Physicists from the University of Bremen have made a major breakthrough in understanding novel atomic thin materials that can be used, for example, to affix efficient flexible displays on curved surfaces. The results were recently published by the internationally renowned journal “Nature Communications”.
We live in a world of displays whose size and color-brilliance are constantly increasing. The further development of the light bulb is simple: It is increasingly being replaced by LEDs, in which so-called semiconductors produce the light.
However, the uses of displays are limited because conventional semiconductor materials tend to be inflexible and rigid. Although it is possible to produce displays with organic light-emitting diodes (OLEDs), their lifetime and light output are lower than their inorganic relatives.
Now, new materials are coming on stream which are extremely thin and produce very intense light –and are at the same time surprisingly easy to manufacture: Using conventional adhesive tape it is even possible to strip individual atomic layers of special crystals in the laboratory.
Particularly suitable for this purpose are the so-called “van der Waals” crystals. A key idea here is the principle of the “Lego modular system”. The functionalities of luminous and electrically conductive, atomically thin materials are combined by stacking them directly on top of one another.
Innovative material allows use in sensors and solar cells
The materials produced in this way exhibit enormous mechanical stability. Not only do they efficiently emit light, they can also absorb light and turn it into electricity. This has already resulted in initial applications in highly sensitive sensors, and their use in flexible solar panels also seems to be a next step. This feature is particularly interesting in view of the growing demand for renewable energy.
Dancing game of particles explored
Light in a certain range of the color spectrum is generated in semiconductors by the emission of positive and negative electric charges. Owing to their different polarities, the opposite charges attract each other and can combine to form new composite particles, so-called excitons, with altered properties. In the course of their basic research on new materials, the physics team at the University of Bremen has developed a method with which these composite particles can be visualized and studied.
The scientists have been able to analyze how the occurrence of composite particles depends on the number of charges that can be controlled externally with a light emitting diode. “The unequal charges show a behavior very similar to that of dancers on a differently populated dance floor. If the density is low, there are very few dancers on the floor and it’s difficult to find a partner – so everyone dances on their own. On a well-filled dance floor, however, couples form and dance together undisturbed.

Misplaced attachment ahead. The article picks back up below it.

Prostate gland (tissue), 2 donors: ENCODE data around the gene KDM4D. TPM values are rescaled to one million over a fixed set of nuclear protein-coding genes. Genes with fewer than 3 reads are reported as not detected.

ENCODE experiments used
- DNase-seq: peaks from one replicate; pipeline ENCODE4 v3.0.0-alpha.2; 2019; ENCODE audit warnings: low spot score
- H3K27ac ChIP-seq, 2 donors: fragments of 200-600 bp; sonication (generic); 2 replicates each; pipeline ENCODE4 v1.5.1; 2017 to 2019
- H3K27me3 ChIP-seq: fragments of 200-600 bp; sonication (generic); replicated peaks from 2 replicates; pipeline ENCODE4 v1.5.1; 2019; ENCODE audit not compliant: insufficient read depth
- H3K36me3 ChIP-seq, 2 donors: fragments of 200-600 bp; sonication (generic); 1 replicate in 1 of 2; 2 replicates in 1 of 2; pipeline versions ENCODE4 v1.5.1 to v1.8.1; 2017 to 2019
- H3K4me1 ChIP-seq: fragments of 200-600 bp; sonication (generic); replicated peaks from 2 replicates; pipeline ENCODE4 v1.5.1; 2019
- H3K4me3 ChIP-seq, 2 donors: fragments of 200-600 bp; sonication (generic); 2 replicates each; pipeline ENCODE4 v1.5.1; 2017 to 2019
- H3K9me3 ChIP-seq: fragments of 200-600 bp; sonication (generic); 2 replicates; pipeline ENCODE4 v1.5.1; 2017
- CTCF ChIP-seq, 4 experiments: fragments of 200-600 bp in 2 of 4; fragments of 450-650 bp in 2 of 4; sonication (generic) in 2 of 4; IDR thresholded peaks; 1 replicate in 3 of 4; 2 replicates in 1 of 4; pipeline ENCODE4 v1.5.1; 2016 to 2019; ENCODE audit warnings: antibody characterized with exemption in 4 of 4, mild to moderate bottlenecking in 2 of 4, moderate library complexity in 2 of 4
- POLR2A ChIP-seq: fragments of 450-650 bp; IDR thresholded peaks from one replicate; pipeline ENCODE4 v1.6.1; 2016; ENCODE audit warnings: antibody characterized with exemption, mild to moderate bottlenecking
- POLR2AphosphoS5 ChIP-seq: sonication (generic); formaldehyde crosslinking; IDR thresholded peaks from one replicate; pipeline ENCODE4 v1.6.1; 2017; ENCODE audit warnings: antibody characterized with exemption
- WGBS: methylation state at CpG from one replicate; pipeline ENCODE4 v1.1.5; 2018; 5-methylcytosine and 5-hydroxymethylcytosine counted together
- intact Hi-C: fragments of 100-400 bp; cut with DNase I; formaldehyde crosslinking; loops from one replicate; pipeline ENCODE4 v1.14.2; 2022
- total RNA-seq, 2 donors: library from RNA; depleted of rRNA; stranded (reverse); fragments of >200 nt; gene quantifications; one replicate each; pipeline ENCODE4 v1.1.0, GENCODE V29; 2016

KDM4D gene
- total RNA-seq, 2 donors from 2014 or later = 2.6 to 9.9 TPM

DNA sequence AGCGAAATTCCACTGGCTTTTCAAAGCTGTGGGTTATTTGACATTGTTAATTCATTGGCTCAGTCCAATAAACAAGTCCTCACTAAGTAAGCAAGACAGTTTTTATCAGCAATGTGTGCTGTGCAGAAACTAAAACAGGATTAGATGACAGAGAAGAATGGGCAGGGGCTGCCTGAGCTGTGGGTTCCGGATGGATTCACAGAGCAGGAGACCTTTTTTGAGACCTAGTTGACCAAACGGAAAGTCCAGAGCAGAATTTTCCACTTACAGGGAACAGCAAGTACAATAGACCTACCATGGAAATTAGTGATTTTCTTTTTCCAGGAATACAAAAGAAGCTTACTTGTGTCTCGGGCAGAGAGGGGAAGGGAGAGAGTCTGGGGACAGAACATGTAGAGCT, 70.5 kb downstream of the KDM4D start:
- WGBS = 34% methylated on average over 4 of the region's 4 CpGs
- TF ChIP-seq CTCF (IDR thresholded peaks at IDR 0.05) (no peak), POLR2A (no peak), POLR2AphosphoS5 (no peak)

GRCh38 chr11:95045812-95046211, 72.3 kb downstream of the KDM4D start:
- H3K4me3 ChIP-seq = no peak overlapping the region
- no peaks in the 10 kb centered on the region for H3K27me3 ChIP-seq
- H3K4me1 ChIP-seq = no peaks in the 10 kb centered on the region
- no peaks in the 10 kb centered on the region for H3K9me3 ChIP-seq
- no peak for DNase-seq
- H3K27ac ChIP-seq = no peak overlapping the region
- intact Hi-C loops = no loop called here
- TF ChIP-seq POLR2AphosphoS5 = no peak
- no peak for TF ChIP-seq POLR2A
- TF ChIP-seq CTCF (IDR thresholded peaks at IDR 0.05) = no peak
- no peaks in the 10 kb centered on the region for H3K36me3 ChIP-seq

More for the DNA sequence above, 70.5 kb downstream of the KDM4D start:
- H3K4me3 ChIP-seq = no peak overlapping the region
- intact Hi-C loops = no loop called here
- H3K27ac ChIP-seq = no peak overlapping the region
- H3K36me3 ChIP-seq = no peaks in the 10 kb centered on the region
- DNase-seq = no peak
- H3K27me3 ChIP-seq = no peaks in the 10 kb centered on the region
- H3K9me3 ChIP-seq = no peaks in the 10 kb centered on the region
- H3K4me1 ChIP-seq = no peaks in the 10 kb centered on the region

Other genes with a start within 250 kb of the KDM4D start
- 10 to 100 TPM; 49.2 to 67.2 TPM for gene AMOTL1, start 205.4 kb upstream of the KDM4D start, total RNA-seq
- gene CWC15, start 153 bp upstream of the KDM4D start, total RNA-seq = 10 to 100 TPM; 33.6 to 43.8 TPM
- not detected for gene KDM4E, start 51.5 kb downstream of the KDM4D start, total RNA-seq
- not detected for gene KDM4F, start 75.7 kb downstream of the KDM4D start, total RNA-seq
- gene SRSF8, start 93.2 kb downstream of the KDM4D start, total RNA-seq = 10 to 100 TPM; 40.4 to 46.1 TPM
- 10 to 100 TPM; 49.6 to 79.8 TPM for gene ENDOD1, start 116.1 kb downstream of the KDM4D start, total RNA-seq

Eventually, though, an overcrowded dance floor leads to the couples colliding a lot, so that they separate and everyone dances alone again,” is how the early-career researcher Dr. Alexander Steinhoff explains his research to a layperson.
“We were able to show that the composite particles can be visualized by means of photoelectron spectroscopy.” He goes on to explain, “By so doing, a high-energy light particle is irradiated. The composite particle is crushed and its constituents are released from the semiconductor and lock onto the structure of the composite particle.”
New method brings structure into the dance
The authors suggest in the Nature article to use these findings. The relationship between free and paired charges directly affects the optical and electronic properties of the material. It can be controlled by targeted structuring of the environment to which atomic thin materials react sensitively. The scientists hereby make an important contribution to handling the “Lego-like modular system” and the production of ultra-thin opto-electronic components with tailor-made properties.
The work was funded by the German Research Foundation (DFG) in the frame of the graduate school “Quantum Mechanical Materials Modeling” at the University of Bremen. The article “Exciton fission in monolayer transition metal dichalcogenide semiconductors” can be read under this link: www.nature.com/articles/s41467-017-01298-6 (DOI number: 10.1038 / s41467-017-01298-6).
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If you would like more information on this topic, feel free to contact:
Prof. Dr. Frank Jahnke
University of Bremen
Institute of Theoretical Physics
Phone: +49 421 218-62050
Stefanie Möller | idw - Informationsdienst Wissenschaft
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